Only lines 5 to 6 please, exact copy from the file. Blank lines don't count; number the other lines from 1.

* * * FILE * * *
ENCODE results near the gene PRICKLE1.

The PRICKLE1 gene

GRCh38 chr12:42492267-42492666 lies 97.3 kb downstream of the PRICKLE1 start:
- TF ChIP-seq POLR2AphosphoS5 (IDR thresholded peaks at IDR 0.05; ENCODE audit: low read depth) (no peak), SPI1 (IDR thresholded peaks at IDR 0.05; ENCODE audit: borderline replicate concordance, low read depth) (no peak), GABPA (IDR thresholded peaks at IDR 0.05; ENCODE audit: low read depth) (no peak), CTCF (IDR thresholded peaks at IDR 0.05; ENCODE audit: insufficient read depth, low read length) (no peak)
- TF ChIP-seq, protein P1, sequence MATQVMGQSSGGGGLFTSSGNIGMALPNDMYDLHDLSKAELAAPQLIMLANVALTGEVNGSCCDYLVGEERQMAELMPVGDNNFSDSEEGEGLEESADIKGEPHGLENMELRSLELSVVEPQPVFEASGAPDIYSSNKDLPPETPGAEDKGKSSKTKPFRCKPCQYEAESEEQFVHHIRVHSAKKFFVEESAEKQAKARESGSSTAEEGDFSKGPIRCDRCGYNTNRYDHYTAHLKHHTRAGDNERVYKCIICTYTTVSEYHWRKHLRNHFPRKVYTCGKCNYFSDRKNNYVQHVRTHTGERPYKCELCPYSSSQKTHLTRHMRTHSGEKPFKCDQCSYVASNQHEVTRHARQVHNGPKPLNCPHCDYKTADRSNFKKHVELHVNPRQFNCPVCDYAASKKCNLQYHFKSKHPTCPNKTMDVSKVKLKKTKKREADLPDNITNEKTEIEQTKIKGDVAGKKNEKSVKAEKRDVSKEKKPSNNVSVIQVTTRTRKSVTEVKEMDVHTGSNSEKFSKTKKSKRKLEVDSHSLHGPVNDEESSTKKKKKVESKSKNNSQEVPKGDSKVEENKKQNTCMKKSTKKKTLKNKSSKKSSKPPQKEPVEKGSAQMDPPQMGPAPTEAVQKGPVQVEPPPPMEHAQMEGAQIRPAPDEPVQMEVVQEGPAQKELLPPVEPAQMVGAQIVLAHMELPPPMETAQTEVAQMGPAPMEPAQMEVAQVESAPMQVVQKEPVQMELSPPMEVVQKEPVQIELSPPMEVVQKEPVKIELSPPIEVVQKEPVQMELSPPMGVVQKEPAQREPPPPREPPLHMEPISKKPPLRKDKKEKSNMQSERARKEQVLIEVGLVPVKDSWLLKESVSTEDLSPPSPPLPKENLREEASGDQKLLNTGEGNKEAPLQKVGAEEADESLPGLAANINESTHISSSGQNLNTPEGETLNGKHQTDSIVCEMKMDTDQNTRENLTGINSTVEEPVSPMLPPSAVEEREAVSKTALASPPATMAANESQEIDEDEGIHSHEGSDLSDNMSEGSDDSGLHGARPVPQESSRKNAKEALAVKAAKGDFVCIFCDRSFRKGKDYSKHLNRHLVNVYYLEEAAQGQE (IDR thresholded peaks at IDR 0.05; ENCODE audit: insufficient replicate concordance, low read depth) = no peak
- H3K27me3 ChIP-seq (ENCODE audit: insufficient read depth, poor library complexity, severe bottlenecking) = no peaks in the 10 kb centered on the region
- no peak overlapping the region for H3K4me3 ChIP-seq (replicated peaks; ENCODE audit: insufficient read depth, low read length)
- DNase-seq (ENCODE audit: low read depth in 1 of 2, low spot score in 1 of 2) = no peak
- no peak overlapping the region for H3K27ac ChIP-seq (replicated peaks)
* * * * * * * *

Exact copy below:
- TF ChIP-seq, protein P1, sequence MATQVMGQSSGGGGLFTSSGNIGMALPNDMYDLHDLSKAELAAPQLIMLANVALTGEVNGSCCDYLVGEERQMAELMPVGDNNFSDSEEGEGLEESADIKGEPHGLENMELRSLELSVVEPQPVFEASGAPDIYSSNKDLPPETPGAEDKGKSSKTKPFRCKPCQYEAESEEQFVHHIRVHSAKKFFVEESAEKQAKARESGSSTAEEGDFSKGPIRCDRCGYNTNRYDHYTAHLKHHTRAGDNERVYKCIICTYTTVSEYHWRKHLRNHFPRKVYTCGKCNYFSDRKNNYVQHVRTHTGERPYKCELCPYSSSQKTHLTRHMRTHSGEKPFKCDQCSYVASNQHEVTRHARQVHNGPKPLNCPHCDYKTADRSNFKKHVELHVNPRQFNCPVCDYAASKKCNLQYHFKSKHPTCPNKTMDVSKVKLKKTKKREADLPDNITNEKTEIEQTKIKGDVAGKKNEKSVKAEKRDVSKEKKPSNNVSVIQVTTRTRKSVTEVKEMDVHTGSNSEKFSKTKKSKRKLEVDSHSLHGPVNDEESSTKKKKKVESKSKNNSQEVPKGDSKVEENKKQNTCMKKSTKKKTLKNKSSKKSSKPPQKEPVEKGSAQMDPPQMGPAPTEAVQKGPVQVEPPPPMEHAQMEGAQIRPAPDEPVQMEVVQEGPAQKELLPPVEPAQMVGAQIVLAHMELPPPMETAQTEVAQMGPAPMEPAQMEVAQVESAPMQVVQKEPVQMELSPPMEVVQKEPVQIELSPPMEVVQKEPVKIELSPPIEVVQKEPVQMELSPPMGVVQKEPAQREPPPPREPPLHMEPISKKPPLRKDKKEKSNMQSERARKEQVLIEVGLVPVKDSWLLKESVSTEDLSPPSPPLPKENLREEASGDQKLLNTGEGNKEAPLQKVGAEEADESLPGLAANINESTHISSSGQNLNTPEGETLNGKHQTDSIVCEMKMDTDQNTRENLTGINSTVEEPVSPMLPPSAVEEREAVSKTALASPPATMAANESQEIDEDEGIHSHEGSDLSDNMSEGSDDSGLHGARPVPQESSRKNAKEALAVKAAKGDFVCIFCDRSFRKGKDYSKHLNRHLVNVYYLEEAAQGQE (IDR thresholded peaks at IDR 0.05; ENCODE audit: insufficient replicate concordance, low read depth) = no peak
- H3K27me3 ChIP-seq (ENCODE audit: insufficient read depth, poor library complexity, severe bottlenecking) = no peaks in the 10 kb centered on the region